President Silva’s house is not far away on the same street and it was amazing to see, with guards in uniform standing at attention in front and police directing traffic in that area. I think this was because he was there, at home today. There were demonstrations across the street but it was nothing like Washington D.C.: much smaller and generally calm. Portugal is a peaceful country and seems remarkably safe. This feeling of safety is noticeable right away (although there are pickpockets like any big city, of course).

Next we went to the Conserveira de Lisboa, a little shop that sells a variety of canned fish: salmon, octopus, tuna, mussels, sardines. They are canned in Lisbon, then labeled and wrapped in the shop. I enjoyed this unusual place and got some tuna, octopus, and mussels to (hopefully) bring home. (I read up on the customs restrictions just now and fish products seem ok to transport.)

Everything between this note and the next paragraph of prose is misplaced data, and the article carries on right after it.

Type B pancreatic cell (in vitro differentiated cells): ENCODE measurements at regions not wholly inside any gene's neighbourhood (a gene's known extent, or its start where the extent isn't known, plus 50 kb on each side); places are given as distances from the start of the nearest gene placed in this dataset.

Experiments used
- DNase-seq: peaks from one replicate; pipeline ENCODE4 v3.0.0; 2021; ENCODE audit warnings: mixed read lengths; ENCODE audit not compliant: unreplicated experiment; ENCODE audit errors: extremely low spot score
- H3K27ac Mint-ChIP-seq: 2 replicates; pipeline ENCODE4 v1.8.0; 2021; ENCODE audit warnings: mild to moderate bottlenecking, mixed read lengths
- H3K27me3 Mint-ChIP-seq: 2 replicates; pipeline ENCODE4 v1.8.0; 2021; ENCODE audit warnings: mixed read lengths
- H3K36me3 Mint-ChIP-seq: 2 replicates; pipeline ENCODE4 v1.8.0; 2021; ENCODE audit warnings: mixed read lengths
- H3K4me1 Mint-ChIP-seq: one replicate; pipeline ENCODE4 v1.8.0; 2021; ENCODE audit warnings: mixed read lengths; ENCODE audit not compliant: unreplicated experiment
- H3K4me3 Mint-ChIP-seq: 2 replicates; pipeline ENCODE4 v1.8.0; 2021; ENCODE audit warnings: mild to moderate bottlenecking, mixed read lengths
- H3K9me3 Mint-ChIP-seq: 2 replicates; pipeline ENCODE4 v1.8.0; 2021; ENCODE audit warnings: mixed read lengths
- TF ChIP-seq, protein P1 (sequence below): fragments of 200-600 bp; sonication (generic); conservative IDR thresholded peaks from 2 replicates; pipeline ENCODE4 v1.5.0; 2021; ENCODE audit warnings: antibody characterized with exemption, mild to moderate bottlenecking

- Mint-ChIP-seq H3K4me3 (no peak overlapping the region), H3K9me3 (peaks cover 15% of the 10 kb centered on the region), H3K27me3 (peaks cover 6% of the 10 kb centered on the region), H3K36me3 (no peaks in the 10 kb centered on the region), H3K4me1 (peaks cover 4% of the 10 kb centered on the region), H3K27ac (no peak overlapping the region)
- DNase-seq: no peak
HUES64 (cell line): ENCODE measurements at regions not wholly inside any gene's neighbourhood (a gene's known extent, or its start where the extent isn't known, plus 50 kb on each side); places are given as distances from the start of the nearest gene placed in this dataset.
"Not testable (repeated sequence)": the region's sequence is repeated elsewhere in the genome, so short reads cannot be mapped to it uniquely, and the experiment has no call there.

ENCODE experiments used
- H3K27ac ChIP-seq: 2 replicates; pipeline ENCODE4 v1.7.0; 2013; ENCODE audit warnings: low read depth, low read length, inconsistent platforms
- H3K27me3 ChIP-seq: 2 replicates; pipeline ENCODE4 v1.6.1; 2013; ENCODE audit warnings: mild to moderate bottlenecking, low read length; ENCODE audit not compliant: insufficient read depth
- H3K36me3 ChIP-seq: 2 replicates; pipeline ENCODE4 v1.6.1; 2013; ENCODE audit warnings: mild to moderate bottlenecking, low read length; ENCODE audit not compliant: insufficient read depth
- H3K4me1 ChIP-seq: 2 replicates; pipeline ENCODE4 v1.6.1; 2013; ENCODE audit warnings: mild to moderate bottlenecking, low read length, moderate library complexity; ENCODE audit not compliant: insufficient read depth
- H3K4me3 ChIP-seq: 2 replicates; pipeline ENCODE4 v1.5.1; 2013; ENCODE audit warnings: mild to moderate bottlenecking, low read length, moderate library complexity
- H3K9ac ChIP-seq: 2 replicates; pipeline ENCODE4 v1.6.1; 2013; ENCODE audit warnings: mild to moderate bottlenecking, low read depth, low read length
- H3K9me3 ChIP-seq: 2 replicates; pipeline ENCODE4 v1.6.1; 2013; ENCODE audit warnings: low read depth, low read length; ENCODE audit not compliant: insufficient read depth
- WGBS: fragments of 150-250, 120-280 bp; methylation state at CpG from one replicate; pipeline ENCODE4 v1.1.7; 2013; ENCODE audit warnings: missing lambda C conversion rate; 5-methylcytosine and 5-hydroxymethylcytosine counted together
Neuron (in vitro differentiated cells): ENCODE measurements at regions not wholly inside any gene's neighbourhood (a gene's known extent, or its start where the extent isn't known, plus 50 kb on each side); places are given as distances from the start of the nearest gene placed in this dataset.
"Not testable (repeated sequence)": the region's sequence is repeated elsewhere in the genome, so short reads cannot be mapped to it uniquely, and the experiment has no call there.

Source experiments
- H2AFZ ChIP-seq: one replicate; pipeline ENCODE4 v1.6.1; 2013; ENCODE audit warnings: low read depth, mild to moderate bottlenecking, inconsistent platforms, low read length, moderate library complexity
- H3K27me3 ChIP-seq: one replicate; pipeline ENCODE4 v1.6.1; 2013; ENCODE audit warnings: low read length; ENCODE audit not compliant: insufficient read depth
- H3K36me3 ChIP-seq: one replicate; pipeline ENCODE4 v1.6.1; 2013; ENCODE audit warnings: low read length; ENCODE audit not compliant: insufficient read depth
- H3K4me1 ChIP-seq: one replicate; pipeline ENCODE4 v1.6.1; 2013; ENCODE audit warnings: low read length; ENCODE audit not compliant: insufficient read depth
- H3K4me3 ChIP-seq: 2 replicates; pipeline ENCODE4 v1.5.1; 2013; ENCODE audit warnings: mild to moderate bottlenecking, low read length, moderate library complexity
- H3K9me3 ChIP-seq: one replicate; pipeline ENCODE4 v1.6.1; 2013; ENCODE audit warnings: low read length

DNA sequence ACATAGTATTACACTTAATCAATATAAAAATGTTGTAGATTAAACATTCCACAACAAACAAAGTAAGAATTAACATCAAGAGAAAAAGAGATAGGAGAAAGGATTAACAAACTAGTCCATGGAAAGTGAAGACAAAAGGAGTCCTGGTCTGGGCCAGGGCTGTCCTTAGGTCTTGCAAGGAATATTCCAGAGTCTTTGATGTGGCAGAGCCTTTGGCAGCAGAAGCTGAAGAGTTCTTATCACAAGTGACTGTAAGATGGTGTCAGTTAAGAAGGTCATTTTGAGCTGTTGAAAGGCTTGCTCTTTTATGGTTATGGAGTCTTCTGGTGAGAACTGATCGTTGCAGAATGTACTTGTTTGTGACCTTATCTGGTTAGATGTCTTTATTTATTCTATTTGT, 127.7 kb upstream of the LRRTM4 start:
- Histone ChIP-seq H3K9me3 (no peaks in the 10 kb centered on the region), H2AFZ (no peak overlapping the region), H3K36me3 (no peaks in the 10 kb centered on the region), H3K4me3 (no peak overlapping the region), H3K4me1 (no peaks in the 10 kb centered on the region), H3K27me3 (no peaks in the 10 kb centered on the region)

We did some shopping and I got running shoes but no bathing suit. I still hope to swim while I am here but at least I can run now.

We went back to the seafood restaurant on the water for dinner tonight, mainly because we loved it for lunch yesterday. I had grilled squid. We met a super-nice young couple there who live in Lisbon. They made reservations for us for tomorrow night at one of their favorite traditional Portuguese restaurants that plays live fado – music of their culture. It sounds like fun.
We are also taking a tour of the opera house here tomorrow . It is hundreds of years old and still used during their opera season.
I am loving Lisbon!
Adios,
-Susan

…..

It is remarkable that the city keeps these stone sidewalks maintained. Laying rocks seems so tedious but two workers were adding rocks very quickly.

It is remarkable that the city keeps these stone sidewalks maintained. Laying rocks seems so tedious but two workers were adding rocks very quickly.

The Conserveira de Lisbon

The Conserveira de Lisbon

Pasties de Belem! Two coffee, two bottles of  water, two pastries =a bargain

Pasteis de Belem! Two coffees, two bottles of water, two pastries =a $6.25 bargain. Everything here is very inexpensive

The cans of fish are all wrapped by hand.

The cans of fish are all wrapped by hand.